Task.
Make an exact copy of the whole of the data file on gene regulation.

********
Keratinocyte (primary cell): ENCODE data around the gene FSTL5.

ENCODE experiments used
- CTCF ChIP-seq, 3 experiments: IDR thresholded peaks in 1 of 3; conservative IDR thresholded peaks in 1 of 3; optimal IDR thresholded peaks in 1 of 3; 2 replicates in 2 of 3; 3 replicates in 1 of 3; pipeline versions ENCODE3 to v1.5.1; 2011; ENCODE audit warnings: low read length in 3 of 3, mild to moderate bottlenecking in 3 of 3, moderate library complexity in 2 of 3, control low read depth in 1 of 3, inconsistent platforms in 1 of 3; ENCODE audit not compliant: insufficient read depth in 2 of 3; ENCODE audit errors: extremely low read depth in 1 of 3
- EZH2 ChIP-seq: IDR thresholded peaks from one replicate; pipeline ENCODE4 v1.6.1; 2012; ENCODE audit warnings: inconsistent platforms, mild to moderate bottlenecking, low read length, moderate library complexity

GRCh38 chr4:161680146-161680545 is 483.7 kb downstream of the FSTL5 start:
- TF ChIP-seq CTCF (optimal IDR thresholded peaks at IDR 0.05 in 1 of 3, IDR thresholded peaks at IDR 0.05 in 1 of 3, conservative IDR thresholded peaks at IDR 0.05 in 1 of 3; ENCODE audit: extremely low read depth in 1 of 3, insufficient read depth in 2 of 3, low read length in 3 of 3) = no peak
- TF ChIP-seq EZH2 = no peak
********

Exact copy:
Keratinocyte (primary cell): ENCODE data around the gene FSTL5.

ENCODE experiments used
- CTCF ChIP-seq, 3 experiments: IDR thresholded peaks in 1 of 3; conservative IDR thresholded peaks in 1 of 3; optimal IDR thresholded peaks in 1 of 3; 2 replicates in 2 of 3; 3 replicates in 1 of 3; pipeline versions ENCODE3 to v1.5.1; 2011; ENCODE audit warnings: low read length in 3 of 3, mild to moderate bottlenecking in 3 of 3, moderate library complexity in 2 of 3, control low read depth in 1 of 3, inconsistent platforms in 1 of 3; ENCODE audit not compliant: insufficient read depth in 2 of 3; ENCODE audit errors: extremely low read depth in 1 of 3
- EZH2 ChIP-seq: IDR thresholded peaks from one replicate; pipeline ENCODE4 v1.6.1; 2012; ENCODE audit warnings: inconsistent platforms, mild to moderate bottlenecking, low read length, moderate library complexity

GRCh38 chr4:161680146-161680545 is 483.7 kb downstream of the FSTL5 start:
- TF ChIP-seq CTCF (optimal IDR thresholded peaks at IDR 0.05 in 1 of 3, IDR thresholded peaks at IDR 0.05 in 1 of 3, conservative IDR thresholded peaks at IDR 0.05 in 1 of 3; ENCODE audit: extremely low read depth in 1 of 3, insufficient read depth in 2 of 3, low read length in 3 of 3) = no peak
- TF ChIP-seq EZH2 = no peak